What I’m reading
- in print / on screen
It felt like most of what I read last week was spreadsheets! I’m in my work’s annual storm cycle, when things converge so that I’m closing the accounting records on a month and a year at the same time, and trying to juggle demands from both the external auditors and internal management. I’ve been short on time for reading books or blogs, and while I did make my blog-tour date last Monday, I missed Thursday’s (I’ll make it up next week).
If all goes as it’s supposed to, I’ll be out from under most of this in six weeks or so…
- on audio
I should have finished A Short History of Nearly Everything last week, but there were a couple of days when my brain was too fried to focus on it and I listened to podcasts on the commute instead. I think I have less than two hours of it left, though, so it won’t be much longer.
What I’m watching
I know I talk about Doctor Who and Sherlock a fair amount around here, but my biggest TV obsession is probably Mad Men, and next week it returns for the beginning of the end. AMC is prolonging the final season by splitting it across two years–the same thing they did with Breaking Bad–so we’ll get less of it each year, but we’ll get to have it around longer.
What I’m writing/blogging
This blog is the official stop for the blog tour of Beth Kephart’s Going Over on Tuesday, but I’ll be unofficially extending its stay with related content through Thursday, and you’re welcome to linger for that.
What caught my eye this week (a surprising amount considering how little time I’ve had for blogging, really!)
“And the main reason I don’t miss wedding planning? Because I really love being married…
The wedding was just the beautiful beginning.
All the great stuff comes after.”
—“Why I Don’t Miss Wedding Planning” (Write Meg!)
“Observation #5: The audience will forgive you anything — as long as it’s funny.
“This was something Johnny told the writers, and I think it’s still true, despite observation #3. But because funny is in the eye of the beholder and we’ve become a much more fragmented culture, I don’t think we’ll have many more comedians like Johnny Carson, who appealed to such a wide swath of Americans. My nephew thinks Comedy Central’s Tosh is a riot, while I think he’s simply obnoxious.”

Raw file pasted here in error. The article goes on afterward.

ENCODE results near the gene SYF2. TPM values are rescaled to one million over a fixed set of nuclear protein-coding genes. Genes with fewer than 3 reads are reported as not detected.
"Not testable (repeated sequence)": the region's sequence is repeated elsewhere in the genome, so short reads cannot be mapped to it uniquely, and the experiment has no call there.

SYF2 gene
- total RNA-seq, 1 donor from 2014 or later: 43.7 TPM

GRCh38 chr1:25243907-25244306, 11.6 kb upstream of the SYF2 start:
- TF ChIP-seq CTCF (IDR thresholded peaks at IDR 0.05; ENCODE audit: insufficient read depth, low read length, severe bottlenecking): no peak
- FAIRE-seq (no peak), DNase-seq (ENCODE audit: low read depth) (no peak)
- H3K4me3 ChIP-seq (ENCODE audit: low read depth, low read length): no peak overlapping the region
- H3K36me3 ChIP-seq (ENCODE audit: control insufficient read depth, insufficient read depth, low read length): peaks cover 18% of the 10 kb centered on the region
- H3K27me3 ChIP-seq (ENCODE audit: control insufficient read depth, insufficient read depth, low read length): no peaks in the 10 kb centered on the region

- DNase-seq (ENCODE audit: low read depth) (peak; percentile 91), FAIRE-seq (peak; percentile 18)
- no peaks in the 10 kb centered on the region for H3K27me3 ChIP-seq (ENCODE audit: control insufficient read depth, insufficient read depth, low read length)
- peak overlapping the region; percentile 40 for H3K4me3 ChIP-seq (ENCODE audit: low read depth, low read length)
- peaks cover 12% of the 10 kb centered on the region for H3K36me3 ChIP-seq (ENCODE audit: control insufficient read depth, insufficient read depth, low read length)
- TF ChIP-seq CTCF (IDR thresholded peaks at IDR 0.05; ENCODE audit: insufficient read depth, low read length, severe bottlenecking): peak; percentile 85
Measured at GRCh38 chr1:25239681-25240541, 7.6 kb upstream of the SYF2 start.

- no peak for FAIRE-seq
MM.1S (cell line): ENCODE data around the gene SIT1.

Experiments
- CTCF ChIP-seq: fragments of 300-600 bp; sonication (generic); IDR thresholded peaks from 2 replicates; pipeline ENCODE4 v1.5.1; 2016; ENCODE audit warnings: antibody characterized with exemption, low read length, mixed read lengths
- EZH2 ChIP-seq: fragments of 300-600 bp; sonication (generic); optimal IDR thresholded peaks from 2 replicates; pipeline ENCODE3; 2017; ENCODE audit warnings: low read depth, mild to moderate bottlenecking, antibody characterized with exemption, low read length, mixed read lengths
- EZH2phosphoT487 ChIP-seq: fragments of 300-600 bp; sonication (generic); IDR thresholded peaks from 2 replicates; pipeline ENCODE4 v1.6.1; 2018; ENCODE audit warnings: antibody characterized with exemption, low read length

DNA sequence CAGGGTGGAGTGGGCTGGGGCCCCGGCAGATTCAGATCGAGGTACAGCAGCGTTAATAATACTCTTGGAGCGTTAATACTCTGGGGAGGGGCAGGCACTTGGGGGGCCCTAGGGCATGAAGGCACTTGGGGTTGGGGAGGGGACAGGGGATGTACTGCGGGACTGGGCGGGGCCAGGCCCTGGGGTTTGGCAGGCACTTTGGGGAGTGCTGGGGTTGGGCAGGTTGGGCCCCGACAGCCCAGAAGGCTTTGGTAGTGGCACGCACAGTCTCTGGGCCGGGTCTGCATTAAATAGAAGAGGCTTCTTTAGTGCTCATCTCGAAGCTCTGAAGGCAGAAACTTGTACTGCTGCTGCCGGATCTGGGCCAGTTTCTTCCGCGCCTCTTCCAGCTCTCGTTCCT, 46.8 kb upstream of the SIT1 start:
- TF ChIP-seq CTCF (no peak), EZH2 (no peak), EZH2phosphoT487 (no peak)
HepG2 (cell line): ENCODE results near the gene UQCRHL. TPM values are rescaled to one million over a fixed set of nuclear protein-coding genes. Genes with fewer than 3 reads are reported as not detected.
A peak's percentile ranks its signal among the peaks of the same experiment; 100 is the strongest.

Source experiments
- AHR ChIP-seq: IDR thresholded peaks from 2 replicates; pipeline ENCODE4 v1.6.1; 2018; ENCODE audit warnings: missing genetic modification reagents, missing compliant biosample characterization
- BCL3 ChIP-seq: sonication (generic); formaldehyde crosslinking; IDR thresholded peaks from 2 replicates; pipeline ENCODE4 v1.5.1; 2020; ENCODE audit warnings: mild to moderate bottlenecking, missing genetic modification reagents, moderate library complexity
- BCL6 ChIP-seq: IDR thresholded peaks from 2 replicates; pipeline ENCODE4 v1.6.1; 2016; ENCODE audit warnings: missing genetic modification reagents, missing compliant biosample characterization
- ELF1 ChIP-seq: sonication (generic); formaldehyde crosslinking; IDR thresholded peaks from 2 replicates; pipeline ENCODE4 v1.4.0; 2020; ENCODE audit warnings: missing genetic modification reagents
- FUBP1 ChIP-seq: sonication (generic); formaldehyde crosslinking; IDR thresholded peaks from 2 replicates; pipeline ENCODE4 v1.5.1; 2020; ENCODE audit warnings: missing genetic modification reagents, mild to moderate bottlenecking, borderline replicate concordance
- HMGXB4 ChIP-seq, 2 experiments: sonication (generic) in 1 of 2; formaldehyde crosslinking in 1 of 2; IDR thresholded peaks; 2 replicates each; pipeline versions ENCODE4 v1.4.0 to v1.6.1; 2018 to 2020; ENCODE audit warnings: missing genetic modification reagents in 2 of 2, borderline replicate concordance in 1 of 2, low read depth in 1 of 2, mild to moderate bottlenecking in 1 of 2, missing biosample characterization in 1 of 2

—“Comedy Is Hard” (Donna Schwartz Mills, SoCal Mom)
“This is the day the embattled field of book criticism has long feared… the day it’ll be taken over by swarms of opinionated amateurs with an international platform and no need for a paycheck. Kids, we’re talking about. BiblioNasium, the book-focused social network for children, has added a new feature in response to user demand. Children will now be able to post reviews…”
- I’ve actually been intending to share this for a few weeks, as I’ve been fascinated by Julie’s series on for-profit schools, based on her five years as an employee at one. However, the post I’m linking here includes links to all of the prior ones, so I think it’s finally covered. The entire thing will open your eyes and/or confirm your suspicions about this particular segment of the higher-education industry.
- Write it once, use it twice (or more)–Buffer’s Ultimate Guide to Repurposing Content is the Blogger’s #PSAoftheWeek
What Else is New?
I may not be posting here next Sunday, because I’ll be doing something even more bookish all next weekend–it’s time again for the Los Angeles Times Festival of Books! Anastasia posted a great user’s guide to LATFoB on Saturday, and tickets for the panel discussions and conversations are available as of this morning. I’m glad to be going back after missing it last year, and even more excited because I get to host Kim on her escape to a bookish weekend somewhere warm!
And so, this week’s Gratutious Photo–a collage from the 2012 FoB–is a little less gratuitous than usual.
How’s your weekend?